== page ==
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As not all our development machines have internet access, we want to cache the API docs of various libraries in our local network. I was thinking of a webapp that handles caching and listing the available Javadocs after someone uploads them (in jar format). Ideally, the source jars would be automatically pulled from our maven repository (artifactory).

I have not been successful in finding anything like this on google, so I'm trying my luck here.

EDIT

I have found a site that does exactly what I am looking for: http://www.jarvana.com The problem is that this site does not fulfill my #1 requirement - offline availability. So I rephrase my question to: Is there a webapp that works like jarvana but that can be deployed to a local server?

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3 Answers 3

Why not just use mvn site?

Hm, I'd better add something more useful than that :-)

mvn site will build and deploy a bunch of site reports including the javadoc (assuming you configure that plugin). Everytime your CI server builds the code from trunk/branch/tag/whereever, the latest Javadocs will be generated and stored on the file system (accessible via HTTP)!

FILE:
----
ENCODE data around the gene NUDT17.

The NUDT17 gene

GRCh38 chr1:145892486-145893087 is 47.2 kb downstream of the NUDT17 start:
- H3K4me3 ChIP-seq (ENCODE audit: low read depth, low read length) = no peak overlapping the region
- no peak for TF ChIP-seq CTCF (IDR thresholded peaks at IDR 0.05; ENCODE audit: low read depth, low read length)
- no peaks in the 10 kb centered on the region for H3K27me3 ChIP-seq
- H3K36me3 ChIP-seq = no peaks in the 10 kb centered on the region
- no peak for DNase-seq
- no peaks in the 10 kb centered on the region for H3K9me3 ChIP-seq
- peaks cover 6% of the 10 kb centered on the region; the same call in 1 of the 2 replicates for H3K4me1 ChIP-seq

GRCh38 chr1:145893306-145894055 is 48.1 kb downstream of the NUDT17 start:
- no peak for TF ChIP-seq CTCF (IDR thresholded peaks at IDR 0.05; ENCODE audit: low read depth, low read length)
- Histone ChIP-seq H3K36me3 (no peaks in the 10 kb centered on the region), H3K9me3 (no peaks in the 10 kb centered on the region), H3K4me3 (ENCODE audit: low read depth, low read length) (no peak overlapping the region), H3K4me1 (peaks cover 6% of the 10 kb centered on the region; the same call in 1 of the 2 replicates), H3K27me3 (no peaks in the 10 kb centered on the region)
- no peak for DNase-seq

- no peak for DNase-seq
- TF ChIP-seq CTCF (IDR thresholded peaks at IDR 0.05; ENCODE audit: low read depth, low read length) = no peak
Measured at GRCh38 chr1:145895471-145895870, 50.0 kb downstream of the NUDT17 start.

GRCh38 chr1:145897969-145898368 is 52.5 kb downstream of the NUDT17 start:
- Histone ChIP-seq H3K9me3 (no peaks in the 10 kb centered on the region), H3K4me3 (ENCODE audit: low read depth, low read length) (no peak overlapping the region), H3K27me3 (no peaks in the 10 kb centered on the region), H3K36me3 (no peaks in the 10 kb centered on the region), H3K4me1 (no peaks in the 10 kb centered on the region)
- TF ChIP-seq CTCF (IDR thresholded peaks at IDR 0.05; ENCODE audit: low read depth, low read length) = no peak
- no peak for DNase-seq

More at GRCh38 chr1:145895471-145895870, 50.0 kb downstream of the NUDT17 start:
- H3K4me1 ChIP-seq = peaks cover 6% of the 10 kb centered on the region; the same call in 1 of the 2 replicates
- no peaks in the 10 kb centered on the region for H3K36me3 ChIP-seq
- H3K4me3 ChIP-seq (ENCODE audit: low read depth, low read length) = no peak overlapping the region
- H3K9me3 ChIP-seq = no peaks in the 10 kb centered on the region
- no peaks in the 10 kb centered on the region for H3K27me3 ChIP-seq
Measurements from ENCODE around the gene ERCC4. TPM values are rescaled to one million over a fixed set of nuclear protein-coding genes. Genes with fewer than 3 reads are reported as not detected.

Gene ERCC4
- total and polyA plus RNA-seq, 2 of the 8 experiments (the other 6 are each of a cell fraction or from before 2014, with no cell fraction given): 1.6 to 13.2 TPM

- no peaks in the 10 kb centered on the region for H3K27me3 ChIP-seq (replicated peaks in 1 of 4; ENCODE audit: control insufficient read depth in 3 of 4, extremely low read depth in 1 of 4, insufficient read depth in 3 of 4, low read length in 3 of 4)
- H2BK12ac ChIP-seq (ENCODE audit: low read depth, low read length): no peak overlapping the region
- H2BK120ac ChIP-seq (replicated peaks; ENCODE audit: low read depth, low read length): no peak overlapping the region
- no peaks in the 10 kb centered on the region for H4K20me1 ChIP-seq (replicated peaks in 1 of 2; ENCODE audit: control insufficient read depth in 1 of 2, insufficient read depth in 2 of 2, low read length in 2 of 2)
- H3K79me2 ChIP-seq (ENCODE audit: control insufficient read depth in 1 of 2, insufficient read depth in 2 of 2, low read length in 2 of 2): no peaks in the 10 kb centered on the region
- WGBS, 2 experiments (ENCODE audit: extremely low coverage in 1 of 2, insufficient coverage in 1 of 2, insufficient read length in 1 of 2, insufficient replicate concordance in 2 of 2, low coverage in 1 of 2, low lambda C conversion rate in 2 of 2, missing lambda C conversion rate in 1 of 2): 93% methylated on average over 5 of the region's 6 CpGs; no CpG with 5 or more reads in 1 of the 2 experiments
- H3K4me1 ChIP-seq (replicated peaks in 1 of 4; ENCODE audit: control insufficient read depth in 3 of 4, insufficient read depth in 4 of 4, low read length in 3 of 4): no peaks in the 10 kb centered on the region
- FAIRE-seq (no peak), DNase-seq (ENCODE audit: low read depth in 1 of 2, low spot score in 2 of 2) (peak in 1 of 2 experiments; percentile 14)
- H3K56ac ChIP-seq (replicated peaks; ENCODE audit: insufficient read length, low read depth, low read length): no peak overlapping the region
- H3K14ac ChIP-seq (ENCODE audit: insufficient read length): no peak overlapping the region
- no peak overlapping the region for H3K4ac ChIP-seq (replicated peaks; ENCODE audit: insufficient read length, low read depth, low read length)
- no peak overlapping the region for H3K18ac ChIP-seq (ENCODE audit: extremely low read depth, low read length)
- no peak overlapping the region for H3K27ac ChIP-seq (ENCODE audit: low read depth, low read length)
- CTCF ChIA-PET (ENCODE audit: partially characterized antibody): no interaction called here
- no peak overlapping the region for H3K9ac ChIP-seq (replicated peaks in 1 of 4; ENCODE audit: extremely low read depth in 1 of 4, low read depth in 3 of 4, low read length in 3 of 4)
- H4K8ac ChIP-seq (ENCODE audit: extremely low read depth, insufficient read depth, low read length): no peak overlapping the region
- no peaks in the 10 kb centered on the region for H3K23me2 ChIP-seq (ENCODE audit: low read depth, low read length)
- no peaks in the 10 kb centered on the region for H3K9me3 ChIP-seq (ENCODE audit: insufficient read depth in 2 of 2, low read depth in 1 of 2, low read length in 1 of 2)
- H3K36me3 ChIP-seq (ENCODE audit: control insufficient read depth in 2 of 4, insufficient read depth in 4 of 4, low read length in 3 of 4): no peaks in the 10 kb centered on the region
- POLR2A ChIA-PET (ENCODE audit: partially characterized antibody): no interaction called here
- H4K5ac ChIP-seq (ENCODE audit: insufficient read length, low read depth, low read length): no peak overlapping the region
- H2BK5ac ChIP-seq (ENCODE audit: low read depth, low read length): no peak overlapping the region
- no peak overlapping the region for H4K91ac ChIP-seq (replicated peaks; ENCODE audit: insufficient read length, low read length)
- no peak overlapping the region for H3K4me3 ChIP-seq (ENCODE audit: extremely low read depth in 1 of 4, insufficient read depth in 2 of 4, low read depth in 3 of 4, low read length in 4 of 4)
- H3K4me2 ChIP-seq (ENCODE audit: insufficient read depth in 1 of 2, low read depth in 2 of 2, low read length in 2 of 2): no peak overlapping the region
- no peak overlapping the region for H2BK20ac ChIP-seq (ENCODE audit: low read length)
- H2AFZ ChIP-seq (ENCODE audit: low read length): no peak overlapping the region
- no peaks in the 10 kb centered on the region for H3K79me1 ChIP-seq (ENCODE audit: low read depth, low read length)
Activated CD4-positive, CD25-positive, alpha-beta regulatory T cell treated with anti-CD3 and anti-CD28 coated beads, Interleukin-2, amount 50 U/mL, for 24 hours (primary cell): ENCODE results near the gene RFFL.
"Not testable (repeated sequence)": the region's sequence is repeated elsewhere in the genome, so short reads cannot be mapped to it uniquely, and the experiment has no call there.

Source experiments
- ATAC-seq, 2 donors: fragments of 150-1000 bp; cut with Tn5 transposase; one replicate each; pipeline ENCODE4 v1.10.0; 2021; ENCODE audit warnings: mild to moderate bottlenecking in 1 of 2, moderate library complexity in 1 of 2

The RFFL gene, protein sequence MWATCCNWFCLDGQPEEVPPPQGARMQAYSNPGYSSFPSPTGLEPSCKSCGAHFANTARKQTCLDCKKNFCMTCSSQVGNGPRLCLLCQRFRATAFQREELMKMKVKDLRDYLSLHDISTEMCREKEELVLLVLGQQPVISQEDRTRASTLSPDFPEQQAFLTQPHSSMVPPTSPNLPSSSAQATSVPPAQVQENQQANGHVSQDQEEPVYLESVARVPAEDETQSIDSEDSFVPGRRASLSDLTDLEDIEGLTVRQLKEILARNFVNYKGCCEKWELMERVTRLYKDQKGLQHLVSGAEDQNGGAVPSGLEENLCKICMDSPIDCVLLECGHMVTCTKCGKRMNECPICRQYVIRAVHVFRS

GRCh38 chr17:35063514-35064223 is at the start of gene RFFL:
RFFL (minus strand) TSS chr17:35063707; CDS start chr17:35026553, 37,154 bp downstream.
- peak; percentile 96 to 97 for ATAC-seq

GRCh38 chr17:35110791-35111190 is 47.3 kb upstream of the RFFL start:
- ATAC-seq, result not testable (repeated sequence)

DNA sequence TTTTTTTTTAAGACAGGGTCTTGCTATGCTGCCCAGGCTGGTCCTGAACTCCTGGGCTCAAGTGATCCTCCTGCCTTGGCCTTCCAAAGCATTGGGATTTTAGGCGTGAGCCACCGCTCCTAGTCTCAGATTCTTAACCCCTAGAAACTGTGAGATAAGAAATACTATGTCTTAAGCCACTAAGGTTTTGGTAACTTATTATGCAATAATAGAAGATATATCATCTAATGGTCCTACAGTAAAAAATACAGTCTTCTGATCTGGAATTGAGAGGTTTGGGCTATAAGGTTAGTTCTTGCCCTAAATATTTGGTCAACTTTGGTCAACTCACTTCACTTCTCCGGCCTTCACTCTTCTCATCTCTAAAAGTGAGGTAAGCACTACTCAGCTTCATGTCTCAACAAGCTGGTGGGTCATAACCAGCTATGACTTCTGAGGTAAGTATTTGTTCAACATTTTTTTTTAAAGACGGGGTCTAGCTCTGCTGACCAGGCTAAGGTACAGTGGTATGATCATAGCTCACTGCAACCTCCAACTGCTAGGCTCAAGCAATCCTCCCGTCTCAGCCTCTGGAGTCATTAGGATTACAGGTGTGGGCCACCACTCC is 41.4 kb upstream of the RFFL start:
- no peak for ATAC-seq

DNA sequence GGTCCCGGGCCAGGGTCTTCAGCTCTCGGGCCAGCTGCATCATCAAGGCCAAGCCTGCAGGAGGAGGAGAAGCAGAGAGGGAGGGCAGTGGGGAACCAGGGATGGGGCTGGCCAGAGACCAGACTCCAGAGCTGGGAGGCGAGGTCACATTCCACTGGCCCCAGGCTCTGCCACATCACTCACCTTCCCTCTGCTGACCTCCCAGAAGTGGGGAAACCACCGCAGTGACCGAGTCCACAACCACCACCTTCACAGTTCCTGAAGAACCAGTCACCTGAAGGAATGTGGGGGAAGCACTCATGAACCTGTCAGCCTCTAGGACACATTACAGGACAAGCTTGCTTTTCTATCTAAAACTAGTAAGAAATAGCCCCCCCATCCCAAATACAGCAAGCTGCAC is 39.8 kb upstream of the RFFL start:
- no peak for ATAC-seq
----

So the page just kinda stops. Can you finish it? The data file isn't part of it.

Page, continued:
There's even a cool report that ties the javadoc into the source code.

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That would mean downloading the sources and building the Javadoc from scratch. So it would only work for libraries that use maven and are open source. –  FRotthowe Nov 16 '10 at 15:35
    
Just to clarify: For our own libraries, that's a great solution, but we want to provide the docs of third party libraries. –  FRotthowe Nov 16 '10 at 15:42
    
I think it is not necessarily to build javadocs from source. Download them to your local repository and create links to them in site.xml. –  AlexR Nov 16 '10 at 15:53
    
And assuming the 3rd party libs are in Maven central (or other repo), I believe you can dload their javadoc.jar and link to it as @AlexR states. –  Martijn Verburg Nov 16 '10 at 16:38

You can give wwwoffle a try. A caching proxy which enables to access sites while you're offline.

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Thanks, but that's not quite what I'm looking for. I already played with a recursive wget for fetching docs. All this stuff works, but it would be so much easier to just provide a jar file (or have that pulle from maven). –  FRotthowe Nov 16 '10 at 15:43
up vote 0 down vote accepted

It seems like what I'm looking for really doesn't exist, so I've rolled my own really simple webapp that serves JavaDocs from a local maven repository (transparently extracting jar files). It's far from perfect, but it works for my requirements. If anyone is interested, I shared it on github:

https://github.com/planbnet/JavaDoc-Browser

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